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Cowboys depth is on display at two position groups - offensive line and linebacker

Dallas has done a fine job of stocking the cupboard at a couple of positions.

NFL: New York Giants at Dallas Cowboys Tim Heitman-USA TODAY Sports

You might have noticed that the NFL is a pretty rough sport. Players get hurt on the regular, the lineup you throw out there one week is almost certainly going to be different the next week as players shuffle in and out of the trainer’s room. In other words, if you don’t have depth in the NFL, you’re sunk.

Over at, Chris Wesseling ranked the seven position groups with the most depth in the NFL. The Cowboys were the only team in the league that shows up twice.

The linebacker group comes in third. In the modern NFL, you really only count two linebackers as starters if you run a 4-3 defense. The Cowboys have their two starters, and they have a pretty dynamic third linebacker.

3) Dallas Cowboys linebackers

Jason Garrett’s on-again, off-again record as the lone-star commander might shine a bit brighter had he the luxury of snakebitten Sean Lee as a component part rather than the backbone of his defense over the past decade. Now that Jaylon Smith and Leighton Vander Esch have emerged as sideline-to-sideline marauders reminiscent of Carolina’s Luke Kuechly and Thomas Davis in recent years, Garrett can afford to choose his spots with Lee, now a premium insurance policy alongside the dynamic, young duo. At their best, Smith and Vander Esch shrink the field to the 10 yards between the line of scrimmage and the first-down marker, smothering opposing playmakers. We could include QB nightmare DeMarcus Lawrence and the restocked defensive line here, but the linebackers deserve the limelight after putting the clamps on high-flying offenses late last season.

Sean Lee is the key here. We all know that when healthy, he’s one of the best around thanks to a brilliant mixture of athleticism, instinct and football IQ. Unfortunately, his health can never be relied upon fully, so much so that he is now basically in a reserve role (strong-side starter who will probably see around 30% of the snaps). The good news is Lee can play any of the linebacker positions and serves as a very high-quality reserve. The Cowboys also have Joe Thomas, he doesn’t get a mention in the article but he has shown he can contribute when called upon.

Leighton Vander Esch and Jaylon Smith are studs. They are easily in the discussion as the best duo of off the ball linebackers in the league. Sean Lee would be in those discussions if he could have stayed healthy, but now he serves as part-time starter and super-sub. Joe Thomas is added insurance. The Cowboys are deep at the middle level of their defense.

Following right behind the linebackers in the rankings is the Cowboys’ offensive line. Last year, the Cowboys has some issues with injury at the line, but in some ways that increased their depth this year.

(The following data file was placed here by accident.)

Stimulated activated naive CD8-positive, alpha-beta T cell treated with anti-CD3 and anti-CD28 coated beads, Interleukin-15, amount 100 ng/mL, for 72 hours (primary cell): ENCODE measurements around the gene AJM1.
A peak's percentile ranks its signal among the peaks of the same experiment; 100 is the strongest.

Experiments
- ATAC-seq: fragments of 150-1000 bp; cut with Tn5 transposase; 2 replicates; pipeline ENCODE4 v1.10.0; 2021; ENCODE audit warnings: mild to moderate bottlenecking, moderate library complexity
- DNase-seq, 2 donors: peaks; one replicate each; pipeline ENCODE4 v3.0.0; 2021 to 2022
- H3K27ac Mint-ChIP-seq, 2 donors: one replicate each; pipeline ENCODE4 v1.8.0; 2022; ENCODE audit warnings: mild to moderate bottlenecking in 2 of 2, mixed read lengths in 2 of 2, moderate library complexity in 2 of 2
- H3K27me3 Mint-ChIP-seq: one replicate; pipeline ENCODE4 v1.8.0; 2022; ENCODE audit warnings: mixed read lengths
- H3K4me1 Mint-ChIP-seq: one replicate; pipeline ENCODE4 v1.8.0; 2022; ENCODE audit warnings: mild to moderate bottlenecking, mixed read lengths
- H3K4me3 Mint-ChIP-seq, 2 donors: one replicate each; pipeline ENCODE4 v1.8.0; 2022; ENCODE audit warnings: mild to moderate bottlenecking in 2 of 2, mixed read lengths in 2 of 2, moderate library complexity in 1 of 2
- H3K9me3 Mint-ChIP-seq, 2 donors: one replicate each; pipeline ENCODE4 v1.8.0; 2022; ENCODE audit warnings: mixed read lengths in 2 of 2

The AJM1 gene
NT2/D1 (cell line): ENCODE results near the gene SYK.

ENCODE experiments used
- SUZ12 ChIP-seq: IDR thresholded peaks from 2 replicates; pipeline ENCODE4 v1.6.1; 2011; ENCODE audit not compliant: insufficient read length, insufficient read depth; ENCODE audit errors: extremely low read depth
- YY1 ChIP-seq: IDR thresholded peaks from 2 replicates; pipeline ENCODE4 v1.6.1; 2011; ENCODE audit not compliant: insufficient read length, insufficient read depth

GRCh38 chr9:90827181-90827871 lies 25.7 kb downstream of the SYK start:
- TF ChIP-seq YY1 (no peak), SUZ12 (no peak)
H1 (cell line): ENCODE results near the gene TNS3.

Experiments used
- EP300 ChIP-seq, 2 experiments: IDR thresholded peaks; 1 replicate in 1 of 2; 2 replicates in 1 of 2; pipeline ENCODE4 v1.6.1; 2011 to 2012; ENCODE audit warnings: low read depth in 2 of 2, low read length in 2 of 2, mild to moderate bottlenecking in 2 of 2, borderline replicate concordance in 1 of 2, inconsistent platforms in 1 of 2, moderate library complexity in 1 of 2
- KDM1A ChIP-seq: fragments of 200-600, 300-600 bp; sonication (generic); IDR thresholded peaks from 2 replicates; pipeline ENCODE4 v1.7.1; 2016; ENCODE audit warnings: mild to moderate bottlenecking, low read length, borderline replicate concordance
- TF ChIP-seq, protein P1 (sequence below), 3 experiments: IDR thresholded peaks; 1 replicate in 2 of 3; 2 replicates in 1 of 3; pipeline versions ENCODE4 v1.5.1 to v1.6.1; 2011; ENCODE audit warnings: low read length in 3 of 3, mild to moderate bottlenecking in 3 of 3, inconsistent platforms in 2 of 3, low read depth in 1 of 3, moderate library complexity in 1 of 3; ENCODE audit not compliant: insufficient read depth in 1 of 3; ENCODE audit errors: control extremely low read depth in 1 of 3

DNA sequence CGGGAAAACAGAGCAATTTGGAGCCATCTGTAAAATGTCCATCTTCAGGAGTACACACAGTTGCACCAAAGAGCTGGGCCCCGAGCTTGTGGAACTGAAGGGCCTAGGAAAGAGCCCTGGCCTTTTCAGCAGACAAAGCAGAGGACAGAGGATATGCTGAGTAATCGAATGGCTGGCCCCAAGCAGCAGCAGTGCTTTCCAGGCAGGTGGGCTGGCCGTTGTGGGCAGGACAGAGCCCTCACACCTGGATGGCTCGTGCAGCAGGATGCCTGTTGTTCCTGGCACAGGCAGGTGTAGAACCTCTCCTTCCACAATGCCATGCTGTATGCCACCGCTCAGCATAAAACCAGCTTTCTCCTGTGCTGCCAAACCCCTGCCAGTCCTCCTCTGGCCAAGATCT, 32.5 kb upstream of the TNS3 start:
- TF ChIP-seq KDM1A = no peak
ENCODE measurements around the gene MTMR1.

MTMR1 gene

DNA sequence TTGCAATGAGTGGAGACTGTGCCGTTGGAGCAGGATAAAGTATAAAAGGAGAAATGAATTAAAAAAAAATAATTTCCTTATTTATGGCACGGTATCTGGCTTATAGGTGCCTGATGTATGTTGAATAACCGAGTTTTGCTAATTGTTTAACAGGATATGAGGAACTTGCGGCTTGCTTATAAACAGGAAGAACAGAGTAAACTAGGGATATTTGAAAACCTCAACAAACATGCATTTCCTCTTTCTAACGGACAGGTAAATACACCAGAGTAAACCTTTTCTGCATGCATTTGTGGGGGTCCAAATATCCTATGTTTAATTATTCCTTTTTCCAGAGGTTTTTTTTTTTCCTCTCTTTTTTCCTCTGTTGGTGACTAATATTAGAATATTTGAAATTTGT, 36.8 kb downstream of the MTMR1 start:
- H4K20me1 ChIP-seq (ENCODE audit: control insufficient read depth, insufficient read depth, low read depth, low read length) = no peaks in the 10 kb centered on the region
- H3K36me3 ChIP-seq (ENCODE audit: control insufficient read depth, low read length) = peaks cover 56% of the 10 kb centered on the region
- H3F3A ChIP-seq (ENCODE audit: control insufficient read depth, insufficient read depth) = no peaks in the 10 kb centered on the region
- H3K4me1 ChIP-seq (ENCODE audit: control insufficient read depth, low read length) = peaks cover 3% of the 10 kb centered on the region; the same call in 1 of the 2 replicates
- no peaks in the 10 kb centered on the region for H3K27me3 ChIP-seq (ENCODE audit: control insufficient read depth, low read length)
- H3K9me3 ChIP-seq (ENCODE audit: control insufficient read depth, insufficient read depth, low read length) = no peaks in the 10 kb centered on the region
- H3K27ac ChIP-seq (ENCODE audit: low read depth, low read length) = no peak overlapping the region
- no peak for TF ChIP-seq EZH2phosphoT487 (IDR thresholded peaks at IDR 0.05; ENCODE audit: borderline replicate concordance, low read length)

4) Dallas Cowboys offensive line

It’s hard to blame the naysayers, considering Dallas’ tendency to follow playoff campaigns with lost seasons, but this team is simply too talented in the trenches to fall apart, barring a plague of injuries. Just as the Bill Polian-era Colts doubled down on weapons for Peyton Manning each draft, the Cowboys pour resources into their vaunted offensive line -- the team’s identity since Tony Romo and DeMarco Murray gave way to Dak Prescott and Ezekiel Elliott as the future. Former All-Pro center Travis Frederick remains on track to return from last year’s grueling battle with Guillain-Barre Syndrome, pushing veteran stand-in Joe Looney into a reserve role. After watching second-round rookie Connor Williams struggle as one of the league’s youngest starters last year, the team’s brain trust pulled the trigger in the third round on Penn State’s Connor McGovern, one of the draft’s top guard prospects, as a fallback option. If left tackle Tyron Smith returns to the same level of dominance that right guard Zack Martin displays year-in and year-out, this group might just live up to the hype as the NFL’s showpiece among position groups.

Last year exposed the Cowboys line, but it also moved it to create depth. Joe Looney had a pretty decent season as the starting center, now the team knows that he is a dependable depth piece that they can use in the interior if needed. Connor Williams’ rocky rookie season led to the drafting of Connor McGovern, who looks like he could be part of the equation down the line but adds insurance for this year. Cam Fleming proved adept enough to play for Tyron Smith in case of injury and keep things afloat.

With Travis Frederick expected to return, and Connor Williams having a year under his belt plus some more pounds on his frame, the Cowboys’ starting offensive line should return to form. But if they have to dip into their depth, they should do okay.

We’ve spent some time detailing how the Cowboys have built a very strong roster. They are young at most positions, they have some of the top players in the league (some of them at very key spots), and they have built some solid depth at different places. If this team fails to return to the playoffs and make some noise this season, the coaching staff should be the ones to receiver the lion’s share of the blame.

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